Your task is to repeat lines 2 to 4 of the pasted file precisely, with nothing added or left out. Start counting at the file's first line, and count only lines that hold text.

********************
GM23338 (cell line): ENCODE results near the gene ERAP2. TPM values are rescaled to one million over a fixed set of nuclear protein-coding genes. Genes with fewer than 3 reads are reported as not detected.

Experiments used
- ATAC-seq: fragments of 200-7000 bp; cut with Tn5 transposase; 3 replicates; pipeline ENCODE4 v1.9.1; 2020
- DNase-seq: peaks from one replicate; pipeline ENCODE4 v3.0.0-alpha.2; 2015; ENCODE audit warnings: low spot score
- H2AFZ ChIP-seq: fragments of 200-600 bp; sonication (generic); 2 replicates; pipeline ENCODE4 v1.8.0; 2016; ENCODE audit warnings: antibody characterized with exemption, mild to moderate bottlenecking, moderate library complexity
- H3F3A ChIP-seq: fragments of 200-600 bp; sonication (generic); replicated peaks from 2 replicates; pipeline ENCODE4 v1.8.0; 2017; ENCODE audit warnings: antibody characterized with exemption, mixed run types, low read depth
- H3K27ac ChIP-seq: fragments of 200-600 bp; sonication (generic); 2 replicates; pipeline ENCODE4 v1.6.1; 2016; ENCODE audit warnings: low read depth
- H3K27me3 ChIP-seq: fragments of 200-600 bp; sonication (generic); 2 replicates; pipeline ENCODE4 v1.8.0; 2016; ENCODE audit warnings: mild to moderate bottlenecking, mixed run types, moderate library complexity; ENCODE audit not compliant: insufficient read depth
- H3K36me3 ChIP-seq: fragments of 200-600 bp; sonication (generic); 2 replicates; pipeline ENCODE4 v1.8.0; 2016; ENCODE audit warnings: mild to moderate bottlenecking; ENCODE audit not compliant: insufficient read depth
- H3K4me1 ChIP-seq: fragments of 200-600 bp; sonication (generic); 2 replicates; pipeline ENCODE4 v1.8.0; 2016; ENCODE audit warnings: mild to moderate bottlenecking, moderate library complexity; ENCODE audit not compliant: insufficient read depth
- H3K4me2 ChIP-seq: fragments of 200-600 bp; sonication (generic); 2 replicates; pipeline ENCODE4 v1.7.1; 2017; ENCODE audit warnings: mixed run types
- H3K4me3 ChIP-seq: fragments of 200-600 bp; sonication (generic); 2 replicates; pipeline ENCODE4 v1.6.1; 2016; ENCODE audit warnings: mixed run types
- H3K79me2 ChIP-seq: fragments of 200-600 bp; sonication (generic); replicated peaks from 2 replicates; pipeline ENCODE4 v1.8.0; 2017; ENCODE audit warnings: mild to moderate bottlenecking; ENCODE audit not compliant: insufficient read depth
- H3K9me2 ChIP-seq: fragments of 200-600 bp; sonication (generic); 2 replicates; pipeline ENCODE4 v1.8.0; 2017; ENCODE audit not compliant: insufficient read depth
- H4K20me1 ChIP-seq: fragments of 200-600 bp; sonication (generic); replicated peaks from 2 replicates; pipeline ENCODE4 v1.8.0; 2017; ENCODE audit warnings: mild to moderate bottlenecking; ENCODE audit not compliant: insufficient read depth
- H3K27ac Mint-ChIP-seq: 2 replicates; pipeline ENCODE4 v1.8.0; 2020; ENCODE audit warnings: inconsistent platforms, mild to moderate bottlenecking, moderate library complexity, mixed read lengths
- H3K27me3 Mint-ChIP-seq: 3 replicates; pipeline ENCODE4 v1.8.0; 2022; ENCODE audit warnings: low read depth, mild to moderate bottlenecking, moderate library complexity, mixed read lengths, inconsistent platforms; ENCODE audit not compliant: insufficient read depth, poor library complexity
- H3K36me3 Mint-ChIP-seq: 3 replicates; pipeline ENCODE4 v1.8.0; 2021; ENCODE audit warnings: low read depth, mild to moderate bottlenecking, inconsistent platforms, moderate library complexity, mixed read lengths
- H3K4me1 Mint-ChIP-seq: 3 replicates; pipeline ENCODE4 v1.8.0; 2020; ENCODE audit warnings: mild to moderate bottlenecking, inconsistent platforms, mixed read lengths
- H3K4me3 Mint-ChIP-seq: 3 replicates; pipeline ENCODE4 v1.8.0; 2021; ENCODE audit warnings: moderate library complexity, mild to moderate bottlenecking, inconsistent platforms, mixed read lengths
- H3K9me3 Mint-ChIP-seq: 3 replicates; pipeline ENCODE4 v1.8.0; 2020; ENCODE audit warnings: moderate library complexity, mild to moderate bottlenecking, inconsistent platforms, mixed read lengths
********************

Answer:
Experiments used
- ATAC-seq: fragments of 200-7000 bp; cut with Tn5 transposase; 3 replicates; pipeline ENCODE4 v1.9.1; 2020
- DNase-seq: peaks from one replicate; pipeline ENCODE4 v3.0.0-alpha.2; 2015; ENCODE audit warnings: low spot score